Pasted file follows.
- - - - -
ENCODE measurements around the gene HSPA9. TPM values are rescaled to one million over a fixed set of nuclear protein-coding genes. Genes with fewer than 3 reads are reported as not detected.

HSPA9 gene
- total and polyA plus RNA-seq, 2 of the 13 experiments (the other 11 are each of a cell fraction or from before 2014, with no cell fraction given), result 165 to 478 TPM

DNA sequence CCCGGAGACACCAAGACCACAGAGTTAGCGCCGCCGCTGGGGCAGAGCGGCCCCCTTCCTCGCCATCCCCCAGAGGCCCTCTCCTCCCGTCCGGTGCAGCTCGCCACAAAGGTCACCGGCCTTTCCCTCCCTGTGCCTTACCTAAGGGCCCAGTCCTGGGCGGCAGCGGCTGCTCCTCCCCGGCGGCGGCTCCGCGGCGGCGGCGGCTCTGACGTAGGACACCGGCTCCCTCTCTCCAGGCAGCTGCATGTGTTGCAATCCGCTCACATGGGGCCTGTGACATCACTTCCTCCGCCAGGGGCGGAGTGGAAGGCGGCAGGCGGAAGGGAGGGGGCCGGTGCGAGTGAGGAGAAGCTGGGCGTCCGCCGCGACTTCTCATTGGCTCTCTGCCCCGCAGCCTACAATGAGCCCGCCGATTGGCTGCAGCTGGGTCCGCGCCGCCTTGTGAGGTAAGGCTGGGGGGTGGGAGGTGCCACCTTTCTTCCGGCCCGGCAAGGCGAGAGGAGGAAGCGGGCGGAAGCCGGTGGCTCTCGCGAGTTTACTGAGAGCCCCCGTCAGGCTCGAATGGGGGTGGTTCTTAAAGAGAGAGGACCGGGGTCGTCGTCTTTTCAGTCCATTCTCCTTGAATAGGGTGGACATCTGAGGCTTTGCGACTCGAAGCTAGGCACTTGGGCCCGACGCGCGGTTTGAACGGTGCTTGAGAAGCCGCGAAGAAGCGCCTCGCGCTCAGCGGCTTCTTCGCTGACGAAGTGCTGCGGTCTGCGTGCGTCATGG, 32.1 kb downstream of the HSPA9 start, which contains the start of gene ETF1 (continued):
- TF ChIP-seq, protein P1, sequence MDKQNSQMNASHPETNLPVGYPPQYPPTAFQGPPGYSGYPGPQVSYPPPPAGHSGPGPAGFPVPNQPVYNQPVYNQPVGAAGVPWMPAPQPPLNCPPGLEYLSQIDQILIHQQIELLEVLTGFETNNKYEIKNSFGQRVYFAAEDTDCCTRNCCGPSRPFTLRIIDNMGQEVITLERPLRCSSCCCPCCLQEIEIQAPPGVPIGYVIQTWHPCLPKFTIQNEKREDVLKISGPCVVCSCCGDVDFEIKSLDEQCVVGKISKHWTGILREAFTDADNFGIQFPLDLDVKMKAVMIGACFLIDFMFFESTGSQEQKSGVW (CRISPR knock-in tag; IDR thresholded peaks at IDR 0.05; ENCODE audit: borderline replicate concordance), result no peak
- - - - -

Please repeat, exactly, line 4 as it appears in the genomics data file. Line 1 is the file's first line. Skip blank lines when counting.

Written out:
DNA sequence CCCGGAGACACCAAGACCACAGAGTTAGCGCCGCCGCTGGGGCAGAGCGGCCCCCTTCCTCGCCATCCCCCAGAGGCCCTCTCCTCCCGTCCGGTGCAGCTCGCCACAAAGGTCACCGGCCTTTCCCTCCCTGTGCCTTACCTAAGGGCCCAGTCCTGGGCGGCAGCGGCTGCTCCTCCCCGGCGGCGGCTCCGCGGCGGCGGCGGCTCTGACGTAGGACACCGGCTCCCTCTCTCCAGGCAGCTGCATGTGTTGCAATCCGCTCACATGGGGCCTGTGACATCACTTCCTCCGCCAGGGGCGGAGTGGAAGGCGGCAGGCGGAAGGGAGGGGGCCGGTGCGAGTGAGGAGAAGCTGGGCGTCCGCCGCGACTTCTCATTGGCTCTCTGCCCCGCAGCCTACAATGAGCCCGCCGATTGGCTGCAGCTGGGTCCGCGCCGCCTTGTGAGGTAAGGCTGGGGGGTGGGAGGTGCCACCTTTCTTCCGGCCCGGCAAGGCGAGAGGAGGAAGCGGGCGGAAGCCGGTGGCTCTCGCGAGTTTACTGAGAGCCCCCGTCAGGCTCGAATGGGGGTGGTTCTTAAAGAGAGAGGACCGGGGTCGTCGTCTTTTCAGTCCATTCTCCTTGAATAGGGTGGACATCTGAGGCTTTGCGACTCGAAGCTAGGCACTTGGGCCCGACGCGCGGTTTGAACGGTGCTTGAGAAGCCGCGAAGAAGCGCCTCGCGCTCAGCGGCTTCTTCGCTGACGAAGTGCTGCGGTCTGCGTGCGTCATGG, 32.1 kb downstream of the HSPA9 start, which contains the start of gene ETF1 (continued):